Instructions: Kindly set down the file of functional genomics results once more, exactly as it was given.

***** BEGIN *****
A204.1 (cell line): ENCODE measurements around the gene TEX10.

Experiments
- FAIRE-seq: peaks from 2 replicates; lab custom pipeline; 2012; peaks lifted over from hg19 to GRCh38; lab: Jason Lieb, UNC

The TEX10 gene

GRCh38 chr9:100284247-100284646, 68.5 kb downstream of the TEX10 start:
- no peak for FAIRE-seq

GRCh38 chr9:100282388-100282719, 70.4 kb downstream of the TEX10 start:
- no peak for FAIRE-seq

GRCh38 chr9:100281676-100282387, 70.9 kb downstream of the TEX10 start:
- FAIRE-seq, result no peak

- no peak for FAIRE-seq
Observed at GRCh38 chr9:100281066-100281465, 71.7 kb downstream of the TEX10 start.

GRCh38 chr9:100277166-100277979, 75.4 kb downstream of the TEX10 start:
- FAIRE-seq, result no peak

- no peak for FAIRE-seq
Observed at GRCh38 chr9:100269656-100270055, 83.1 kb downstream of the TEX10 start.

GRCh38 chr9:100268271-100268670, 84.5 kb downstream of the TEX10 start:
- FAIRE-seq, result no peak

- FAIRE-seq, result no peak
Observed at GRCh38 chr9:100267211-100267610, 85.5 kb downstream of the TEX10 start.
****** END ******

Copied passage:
A204.1 (cell line): ENCODE measurements around the gene TEX10.

Experiments
- FAIRE-seq: peaks from 2 replicates; lab custom pipeline; 2012; peaks lifted over from hg19 to GRCh38; lab: Jason Lieb, UNC

The TEX10 gene

GRCh38 chr9:100284247-100284646, 68.5 kb downstream of the TEX10 start:
- no peak for FAIRE-seq

GRCh38 chr9:100282388-100282719, 70.4 kb downstream of the TEX10 start:
- no peak for FAIRE-seq

GRCh38 chr9:100281676-100282387, 70.9 kb downstream of the TEX10 start:
- FAIRE-seq, result no peak

- no peak for FAIRE-seq
Observed at GRCh38 chr9:100281066-100281465, 71.7 kb downstream of the TEX10 start.

GRCh38 chr9:100277166-100277979, 75.4 kb downstream of the TEX10 start:
- FAIRE-seq, result no peak

- no peak for FAIRE-seq
Observed at GRCh38 chr9:100269656-100270055, 83.1 kb downstream of the TEX10 start.

GRCh38 chr9:100268271-100268670, 84.5 kb downstream of the TEX10 start:
- FAIRE-seq, result no peak

- FAIRE-seq, result no peak
Observed at GRCh38 chr9:100267211-100267610, 85.5 kb downstream of the TEX10 start.